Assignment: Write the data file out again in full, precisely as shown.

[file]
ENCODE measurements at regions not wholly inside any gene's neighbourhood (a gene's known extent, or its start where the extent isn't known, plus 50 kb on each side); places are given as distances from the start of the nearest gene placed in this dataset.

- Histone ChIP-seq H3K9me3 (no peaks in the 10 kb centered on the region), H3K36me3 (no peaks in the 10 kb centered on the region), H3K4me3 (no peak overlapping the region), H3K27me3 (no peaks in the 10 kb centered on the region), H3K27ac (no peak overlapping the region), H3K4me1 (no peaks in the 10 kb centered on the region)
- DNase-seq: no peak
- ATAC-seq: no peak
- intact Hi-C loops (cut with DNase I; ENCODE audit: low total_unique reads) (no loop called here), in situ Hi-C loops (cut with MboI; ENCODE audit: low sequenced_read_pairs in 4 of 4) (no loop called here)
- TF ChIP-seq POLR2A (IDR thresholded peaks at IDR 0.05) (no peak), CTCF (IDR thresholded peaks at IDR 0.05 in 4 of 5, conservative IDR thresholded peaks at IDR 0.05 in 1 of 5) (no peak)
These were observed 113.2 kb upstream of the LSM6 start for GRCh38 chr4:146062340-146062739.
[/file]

ENCODE measurements at regions not wholly inside any gene's neighbourhood (a gene's known extent, or its start where the extent isn't known, plus 50 kb on each side); places are given as distances from the start of the nearest gene placed in this dataset.

- Histone ChIP-seq H3K9me3 (no peaks in the 10 kb centered on the region), H3K36me3 (no peaks in the 10 kb centered on the region), H3K4me3 (no peak overlapping the region), H3K27me3 (no peaks in the 10 kb centered on the region), H3K27ac (no peak overlapping the region), H3K4me1 (no peaks in the 10 kb centered on the region)
- DNase-seq: no peak
- ATAC-seq: no peak
- intact Hi-C loops (cut with DNase I; ENCODE audit: low total_unique reads) (no loop called here), in situ Hi-C loops (cut with MboI; ENCODE audit: low sequenced_read_pairs in 4 of 4) (no loop called here)
- TF ChIP-seq POLR2A (IDR thresholded peaks at IDR 0.05) (no peak), CTCF (IDR thresholded peaks at IDR 0.05 in 4 of 5, conservative IDR thresholded peaks at IDR 0.05 in 1 of 5) (no peak)
These were observed 113.2 kb upstream of the LSM6 start for GRCh38 chr4:146062340-146062739.